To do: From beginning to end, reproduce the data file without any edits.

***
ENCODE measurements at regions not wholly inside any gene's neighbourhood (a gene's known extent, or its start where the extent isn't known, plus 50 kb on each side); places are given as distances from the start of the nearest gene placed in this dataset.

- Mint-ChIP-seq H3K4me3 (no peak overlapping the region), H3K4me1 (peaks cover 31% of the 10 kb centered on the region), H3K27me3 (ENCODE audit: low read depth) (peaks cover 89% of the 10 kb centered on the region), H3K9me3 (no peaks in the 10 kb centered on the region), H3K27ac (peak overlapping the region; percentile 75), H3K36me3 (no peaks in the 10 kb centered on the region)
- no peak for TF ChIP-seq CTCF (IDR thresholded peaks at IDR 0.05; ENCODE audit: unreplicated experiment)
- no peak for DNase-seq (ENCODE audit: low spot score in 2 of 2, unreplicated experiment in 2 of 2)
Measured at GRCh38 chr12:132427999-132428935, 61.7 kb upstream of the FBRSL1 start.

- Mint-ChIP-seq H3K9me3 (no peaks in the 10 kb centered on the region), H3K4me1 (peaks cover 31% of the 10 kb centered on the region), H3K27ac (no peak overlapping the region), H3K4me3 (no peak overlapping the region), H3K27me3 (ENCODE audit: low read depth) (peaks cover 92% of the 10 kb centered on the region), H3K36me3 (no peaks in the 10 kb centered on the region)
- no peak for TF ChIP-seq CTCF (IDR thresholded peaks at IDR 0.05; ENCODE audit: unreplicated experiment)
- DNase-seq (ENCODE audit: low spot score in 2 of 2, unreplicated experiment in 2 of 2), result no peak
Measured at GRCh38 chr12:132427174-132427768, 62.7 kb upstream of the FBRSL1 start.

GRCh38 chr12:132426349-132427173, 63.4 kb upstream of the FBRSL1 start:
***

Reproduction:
ENCODE measurements at regions not wholly inside any gene's neighbourhood (a gene's known extent, or its start where the extent isn't known, plus 50 kb on each side); places are given as distances from the start of the nearest gene placed in this dataset.

- Mint-ChIP-seq H3K4me3 (no peak overlapping the region), H3K4me1 (peaks cover 31% of the 10 kb centered on the region), H3K27me3 (ENCODE audit: low read depth) (peaks cover 89% of the 10 kb centered on the region), H3K9me3 (no peaks in the 10 kb centered on the region), H3K27ac (peak overlapping the region; percentile 75), H3K36me3 (no peaks in the 10 kb centered on the region)
- no peak for TF ChIP-seq CTCF (IDR thresholded peaks at IDR 0.05; ENCODE audit: unreplicated experiment)
- no peak for DNase-seq (ENCODE audit: low spot score in 2 of 2, unreplicated experiment in 2 of 2)
Measured at GRCh38 chr12:132427999-132428935, 61.7 kb upstream of the FBRSL1 start.

- Mint-ChIP-seq H3K9me3 (no peaks in the 10 kb centered on the region), H3K4me1 (peaks cover 31% of the 10 kb centered on the region), H3K27ac (no peak overlapping the region), H3K4me3 (no peak overlapping the region), H3K27me3 (ENCODE audit: low read depth) (peaks cover 92% of the 10 kb centered on the region), H3K36me3 (no peaks in the 10 kb centered on the region)
- no peak for TF ChIP-seq CTCF (IDR thresholded peaks at IDR 0.05; ENCODE audit: unreplicated experiment)
- DNase-seq (ENCODE audit: low spot score in 2 of 2, unreplicated experiment in 2 of 2), result no peak
Measured at GRCh38 chr12:132427174-132427768, 62.7 kb upstream of the FBRSL1 start.

GRCh38 chr12:132426349-132427173, 63.4 kb upstream of the FBRSL1 start: